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Lady Catherine cherishes the values and behavior of the previous century, living out the role she learned in early childhood. As the daughter of an Earl, she had authority over all around her. In changing times, she insists on the old ways and chooses those who will submit and thrive under such conditions. Collins’ sycophancy and Charlotte’s mercenary values suit her very well. She is gratified by excessive admiration[1]. As Collins’ remarked, “one cannot regard her with too much deference.”[2] In telling Eliza to dress as she can, Collins says, “She likes having the distinction of rank preserved.”[3] She is as boorish in her own way as Mrs. Bennet, so Darcy has no call for pride in family. Darcy was greatly embarrassed by her boorish behavior.

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Her daughter Anne is physically weak and frail. She lacks the biological strength to attract Darcy or represent a suitable partner for a man of character. Anne is crushed under the physical weight of the family’s wealth, which her vital could not support. Unable to bear the burden of responsibility, she becomes sickly, thus preventing decent men of the aristocracy from aspiring to her hand. Lady Catherine seeks to preserve her wealth and status by marrying her daughter to Darcy. Anne has only vanity and arrogance, not strength. When Darcy rejects her, Lady Catherine’s strength is greatly diminished. Because the old status is breaking down, she tries to assert her waning authority in boorish behavior[4].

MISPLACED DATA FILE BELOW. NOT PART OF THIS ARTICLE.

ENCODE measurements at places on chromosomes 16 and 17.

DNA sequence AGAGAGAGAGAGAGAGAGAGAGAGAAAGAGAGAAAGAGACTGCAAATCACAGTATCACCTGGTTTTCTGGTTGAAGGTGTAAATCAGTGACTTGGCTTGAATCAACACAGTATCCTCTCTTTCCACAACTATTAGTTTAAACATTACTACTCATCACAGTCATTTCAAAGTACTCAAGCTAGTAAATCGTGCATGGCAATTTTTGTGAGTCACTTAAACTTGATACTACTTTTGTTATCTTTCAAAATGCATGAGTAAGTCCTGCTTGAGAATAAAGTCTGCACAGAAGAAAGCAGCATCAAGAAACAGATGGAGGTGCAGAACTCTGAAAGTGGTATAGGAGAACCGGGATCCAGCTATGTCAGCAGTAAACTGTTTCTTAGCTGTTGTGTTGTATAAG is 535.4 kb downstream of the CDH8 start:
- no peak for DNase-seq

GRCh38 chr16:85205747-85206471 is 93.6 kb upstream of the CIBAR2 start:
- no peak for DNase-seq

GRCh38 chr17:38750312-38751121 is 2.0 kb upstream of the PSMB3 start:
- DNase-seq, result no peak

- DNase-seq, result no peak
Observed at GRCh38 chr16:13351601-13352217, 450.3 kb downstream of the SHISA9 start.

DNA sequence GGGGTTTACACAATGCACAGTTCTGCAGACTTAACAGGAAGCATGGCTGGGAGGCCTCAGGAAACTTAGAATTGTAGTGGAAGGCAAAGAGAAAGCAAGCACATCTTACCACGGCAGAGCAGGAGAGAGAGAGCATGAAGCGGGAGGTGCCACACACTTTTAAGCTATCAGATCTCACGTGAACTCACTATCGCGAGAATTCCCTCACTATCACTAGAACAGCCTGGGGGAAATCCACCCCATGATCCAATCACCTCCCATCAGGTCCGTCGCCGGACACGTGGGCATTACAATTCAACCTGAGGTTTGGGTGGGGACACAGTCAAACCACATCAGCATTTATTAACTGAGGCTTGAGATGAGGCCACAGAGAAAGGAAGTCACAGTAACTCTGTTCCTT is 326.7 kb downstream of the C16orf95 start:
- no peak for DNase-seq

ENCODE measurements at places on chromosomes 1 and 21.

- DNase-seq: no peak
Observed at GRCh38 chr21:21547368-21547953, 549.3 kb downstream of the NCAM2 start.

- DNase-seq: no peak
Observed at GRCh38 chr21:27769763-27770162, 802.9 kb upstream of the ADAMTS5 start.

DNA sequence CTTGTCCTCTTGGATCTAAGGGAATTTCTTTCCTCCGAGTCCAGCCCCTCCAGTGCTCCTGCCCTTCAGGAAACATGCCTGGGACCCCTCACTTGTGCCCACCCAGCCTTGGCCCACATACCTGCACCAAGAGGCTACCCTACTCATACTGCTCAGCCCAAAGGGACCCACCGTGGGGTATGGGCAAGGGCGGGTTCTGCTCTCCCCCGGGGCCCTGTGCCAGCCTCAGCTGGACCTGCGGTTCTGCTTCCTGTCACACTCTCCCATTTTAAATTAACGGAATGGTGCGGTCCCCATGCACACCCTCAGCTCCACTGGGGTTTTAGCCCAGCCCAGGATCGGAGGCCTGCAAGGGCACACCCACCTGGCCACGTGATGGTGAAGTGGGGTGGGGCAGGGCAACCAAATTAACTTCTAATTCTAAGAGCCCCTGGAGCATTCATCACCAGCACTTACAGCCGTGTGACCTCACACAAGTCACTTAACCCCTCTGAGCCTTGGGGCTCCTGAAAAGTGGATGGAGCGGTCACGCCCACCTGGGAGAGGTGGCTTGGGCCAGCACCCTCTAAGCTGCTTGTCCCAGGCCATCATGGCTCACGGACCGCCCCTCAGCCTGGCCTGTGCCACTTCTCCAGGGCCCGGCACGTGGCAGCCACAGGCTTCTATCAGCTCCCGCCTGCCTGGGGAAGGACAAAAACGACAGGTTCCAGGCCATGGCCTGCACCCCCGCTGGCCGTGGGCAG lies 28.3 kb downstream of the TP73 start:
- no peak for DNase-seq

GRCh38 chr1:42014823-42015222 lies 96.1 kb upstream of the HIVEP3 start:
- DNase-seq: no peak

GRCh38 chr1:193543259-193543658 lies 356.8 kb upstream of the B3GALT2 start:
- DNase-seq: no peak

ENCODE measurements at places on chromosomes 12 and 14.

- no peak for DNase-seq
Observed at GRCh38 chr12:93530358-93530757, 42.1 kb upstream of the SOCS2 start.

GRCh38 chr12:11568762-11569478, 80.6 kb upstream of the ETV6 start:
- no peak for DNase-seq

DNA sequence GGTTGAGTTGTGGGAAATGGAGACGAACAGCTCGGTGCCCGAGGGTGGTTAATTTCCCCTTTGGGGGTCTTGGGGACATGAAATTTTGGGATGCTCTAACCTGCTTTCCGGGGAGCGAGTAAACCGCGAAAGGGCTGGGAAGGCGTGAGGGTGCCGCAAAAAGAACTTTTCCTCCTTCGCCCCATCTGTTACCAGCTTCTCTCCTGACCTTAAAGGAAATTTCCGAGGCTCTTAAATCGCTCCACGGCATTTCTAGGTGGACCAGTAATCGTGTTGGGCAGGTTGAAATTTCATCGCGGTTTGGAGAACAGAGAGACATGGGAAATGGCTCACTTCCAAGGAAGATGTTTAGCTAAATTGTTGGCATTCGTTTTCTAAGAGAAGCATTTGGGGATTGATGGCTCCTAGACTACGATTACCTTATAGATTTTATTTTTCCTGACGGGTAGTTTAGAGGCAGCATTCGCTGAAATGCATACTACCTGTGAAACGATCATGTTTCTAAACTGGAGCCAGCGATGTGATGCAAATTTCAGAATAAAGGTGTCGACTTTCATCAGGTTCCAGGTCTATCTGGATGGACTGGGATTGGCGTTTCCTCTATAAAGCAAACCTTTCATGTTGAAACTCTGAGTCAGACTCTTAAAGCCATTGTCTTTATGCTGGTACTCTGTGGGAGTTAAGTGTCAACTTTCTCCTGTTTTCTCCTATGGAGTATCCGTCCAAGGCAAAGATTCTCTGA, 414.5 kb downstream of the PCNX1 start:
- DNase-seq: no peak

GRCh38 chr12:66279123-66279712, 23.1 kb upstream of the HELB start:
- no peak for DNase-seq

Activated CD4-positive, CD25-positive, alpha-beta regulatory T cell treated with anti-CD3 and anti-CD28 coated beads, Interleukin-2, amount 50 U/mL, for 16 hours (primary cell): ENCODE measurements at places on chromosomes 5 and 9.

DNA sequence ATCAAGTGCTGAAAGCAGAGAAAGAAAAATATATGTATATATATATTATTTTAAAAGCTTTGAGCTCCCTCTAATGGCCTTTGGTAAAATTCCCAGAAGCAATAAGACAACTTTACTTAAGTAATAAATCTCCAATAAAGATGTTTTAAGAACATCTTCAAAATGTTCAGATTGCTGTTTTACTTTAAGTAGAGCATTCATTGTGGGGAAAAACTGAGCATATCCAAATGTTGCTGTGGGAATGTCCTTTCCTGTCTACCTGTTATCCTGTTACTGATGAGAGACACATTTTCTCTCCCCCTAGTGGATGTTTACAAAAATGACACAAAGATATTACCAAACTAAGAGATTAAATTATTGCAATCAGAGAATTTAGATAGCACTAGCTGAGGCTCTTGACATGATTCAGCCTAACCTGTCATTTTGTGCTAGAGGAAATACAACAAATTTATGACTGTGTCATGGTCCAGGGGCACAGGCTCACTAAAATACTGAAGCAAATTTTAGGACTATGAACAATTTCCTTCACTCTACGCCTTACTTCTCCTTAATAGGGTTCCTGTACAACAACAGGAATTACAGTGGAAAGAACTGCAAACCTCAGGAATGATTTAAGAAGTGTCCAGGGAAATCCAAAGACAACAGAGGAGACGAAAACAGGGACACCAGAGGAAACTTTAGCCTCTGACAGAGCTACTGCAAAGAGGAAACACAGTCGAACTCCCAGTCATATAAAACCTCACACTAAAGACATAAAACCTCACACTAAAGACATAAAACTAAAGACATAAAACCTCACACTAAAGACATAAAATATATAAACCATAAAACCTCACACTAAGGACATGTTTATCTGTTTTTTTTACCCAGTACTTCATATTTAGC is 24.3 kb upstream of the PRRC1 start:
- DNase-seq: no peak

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  1. P&P, p.145
  2. P&P, p.141
  3. P&P, p.143
  4. P&P, p.154

P&P refers to the Oxford World's Classics edition of Pride and Prejudice, first published in 1980



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